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Sometimes it takes extraordinary patience, perseverance, and belief in oneself before the usefulness of an invention is finally realized. Take the case of physicist Chester Carlson, who invented the xerographic process, thereby launching what is today a multi-billion dollar industry. But for several years after patenting his process, Carlson could find no company interested in xerography. It was the invention that nobody wanted.
He developed much of his patience and perseverance during an especially difficult childhood. Born in Seattle, WA, in 1906, Carlson was the only child of an itinerant barber and grew up in southern California. By age 14 he was working after school and weekends for a local printer to support the family, since his father was crippled from arthritis. His mother succumbed to tuberculosis when he was 17. Always fascinated by graphic arts and chemistry, Carlson didn't let his humble roots deter him from finishing high school and working his way through a nearby junior college, earning a degree in chemistry. He then attended Caltech, graduating two years later with a degree in physics.
Unfortunately, Carlson entered the job market in the midst of the Depression, applying to 82 firms before landing a job as a research engineer at Bell Telephone Laboratories in New York City. His success was short lived and he was soon laid off because of the deepening Depression, finally securing a position with an electronics firm, P.R. Mallory & Co. He studied law at night at the New York Law School, and eventually became manager of the company's patent department. Despite the security of a steady job in uncertain times, Carlson was dissatisfied and restless, and devoted his leisure hours to the pursuit of invention.
Around this time, he noticed that there never seemed to be enough copies of patent specifications around the office, and no quick or practical means of obtaining more copies. There were only two options: either send the patents out to be photographed, or laboriously type new ones, both of which were costly and time consuming. Carlson conceived of a device that would accept a document and make copies of it in seconds, researched various imaging processes at the New York Public Library, and eventually lit on the then little-known field of photoconductivity, specifically the research of Hungarian physicist Paul Selenyi. Carlson combined two fundamental concepts: materials with opposite electrical charges attract one another, and some materials conduct electricity better after being exposed to light.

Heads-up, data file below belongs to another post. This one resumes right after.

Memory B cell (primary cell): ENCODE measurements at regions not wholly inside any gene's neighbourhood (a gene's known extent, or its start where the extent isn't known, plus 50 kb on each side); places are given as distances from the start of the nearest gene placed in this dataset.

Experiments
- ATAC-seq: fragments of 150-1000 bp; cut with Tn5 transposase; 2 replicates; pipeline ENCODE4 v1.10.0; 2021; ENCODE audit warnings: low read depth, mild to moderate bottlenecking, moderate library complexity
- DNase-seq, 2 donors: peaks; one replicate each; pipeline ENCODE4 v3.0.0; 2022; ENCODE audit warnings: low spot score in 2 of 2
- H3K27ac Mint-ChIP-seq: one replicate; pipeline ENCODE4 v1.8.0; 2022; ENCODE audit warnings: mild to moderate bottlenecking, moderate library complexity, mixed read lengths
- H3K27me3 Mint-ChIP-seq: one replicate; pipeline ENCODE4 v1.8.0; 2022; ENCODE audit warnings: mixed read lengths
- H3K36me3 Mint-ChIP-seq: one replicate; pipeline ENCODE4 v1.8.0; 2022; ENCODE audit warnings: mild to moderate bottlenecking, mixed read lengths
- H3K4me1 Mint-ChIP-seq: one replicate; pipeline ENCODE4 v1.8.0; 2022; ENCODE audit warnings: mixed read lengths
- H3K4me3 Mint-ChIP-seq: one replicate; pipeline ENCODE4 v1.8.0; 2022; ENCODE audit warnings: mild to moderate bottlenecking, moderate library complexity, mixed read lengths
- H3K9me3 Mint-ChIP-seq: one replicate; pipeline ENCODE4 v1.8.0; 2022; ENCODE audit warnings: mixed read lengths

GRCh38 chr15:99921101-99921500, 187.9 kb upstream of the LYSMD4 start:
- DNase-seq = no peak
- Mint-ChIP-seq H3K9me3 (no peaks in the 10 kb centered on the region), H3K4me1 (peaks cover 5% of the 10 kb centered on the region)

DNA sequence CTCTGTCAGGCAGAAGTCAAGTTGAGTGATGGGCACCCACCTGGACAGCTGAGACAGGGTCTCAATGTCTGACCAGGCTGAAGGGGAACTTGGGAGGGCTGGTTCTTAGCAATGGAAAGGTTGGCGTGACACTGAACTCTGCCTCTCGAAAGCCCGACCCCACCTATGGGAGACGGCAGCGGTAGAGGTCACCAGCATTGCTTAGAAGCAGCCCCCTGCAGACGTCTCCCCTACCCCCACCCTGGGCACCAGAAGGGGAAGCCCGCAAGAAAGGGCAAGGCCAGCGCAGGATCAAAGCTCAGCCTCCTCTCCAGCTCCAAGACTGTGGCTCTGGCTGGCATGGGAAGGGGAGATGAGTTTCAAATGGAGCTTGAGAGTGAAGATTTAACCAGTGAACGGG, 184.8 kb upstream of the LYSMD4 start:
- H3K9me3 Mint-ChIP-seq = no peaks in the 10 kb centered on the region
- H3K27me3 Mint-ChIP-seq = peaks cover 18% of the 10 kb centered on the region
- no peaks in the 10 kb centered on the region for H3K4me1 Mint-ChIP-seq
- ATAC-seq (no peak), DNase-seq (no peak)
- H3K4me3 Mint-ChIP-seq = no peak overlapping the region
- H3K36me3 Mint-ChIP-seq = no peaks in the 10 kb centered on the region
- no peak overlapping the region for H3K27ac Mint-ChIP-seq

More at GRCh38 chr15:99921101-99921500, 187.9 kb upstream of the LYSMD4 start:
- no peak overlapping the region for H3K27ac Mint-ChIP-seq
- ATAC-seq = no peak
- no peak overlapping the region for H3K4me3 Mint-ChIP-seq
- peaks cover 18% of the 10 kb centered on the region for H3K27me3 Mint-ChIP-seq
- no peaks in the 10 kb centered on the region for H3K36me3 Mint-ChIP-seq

Carlson began conducting experiments in the kitchen of his apartment in Queens, eventually developing the fundamental principles of what he called "electrophotography", later known as xerography. His theory was that if the image of an original photograph or document were projected onto a photoconductive surface, current would only flow in the areas that light hit upon, and not in the areas of darkness, i.e., the print. If he could get dry particles to stick to a charged plate in a pattern corresponding to an image shining on the plate, he could make "dry reproduction" work. After filing a patent application in October 1937, he set up a small lab in Astoria and hired a lab assistant, a German refugee named Otto Kornei.
It was there that the first xerographic copy was made on October 22, 1938. The two men prepared a sulfur coating on a zinc plate, and Kornei printed a notation in India ink on a glass microscopic slide: "10- 22-38 Astoria." They pulled down the shade to darken the room, then rubbed the sulfur surface vigorously with a handkerchief to apply an electrostatic charge. The slide was laid on the surface, and the two pieces were placed under a bright incandescent lamp for a few seconds. The slide was then removed and lycopodium powder was sprinkled on the sulfur surface, then blown off. What was left on the surface was a near-perfect duplicate in powder of the same notation on the glass slide. After repeating the experiment several times to reassure themselves the process worked, the men made permanent copies by transferring the powder images to wax paper and heating the sheets to melt the wax.
Carlson shopped his invention around for several years trying to find a company to develop it into a useful product, and was turned down by more than 20 companies, as well as the National Inventors Council. "How difficult it was to convince anyone that my tiny plates and rough image held the key to a tremendous new industry," Carlson later recalled. Finally, in 1944, Battelle Memorial Institute, a nonprofit research organization, signed a royalty agreement with Carlson and began to develop the process. Three years later, Battelle made an agreement with a small photo paper company called Haloid (later to be known as Xerox), giving Haloid the right to develop a xerographic machine.
Twenty-one years after Carlson made the first xerographic copy in his modest Queens laboratory, the first office copier was unveiled in 1959. The Xerox 914 copier could make copies quickly at the touch of a button on plain paper, and was a phenomenal success.
Today, xerography is the foundation stone of the worldwide copying industry, and Carlson ended his years as a wealthy and much-honored man. But he remained both humble and generous, giving away $100 million of his personal fortune to charity before his death.
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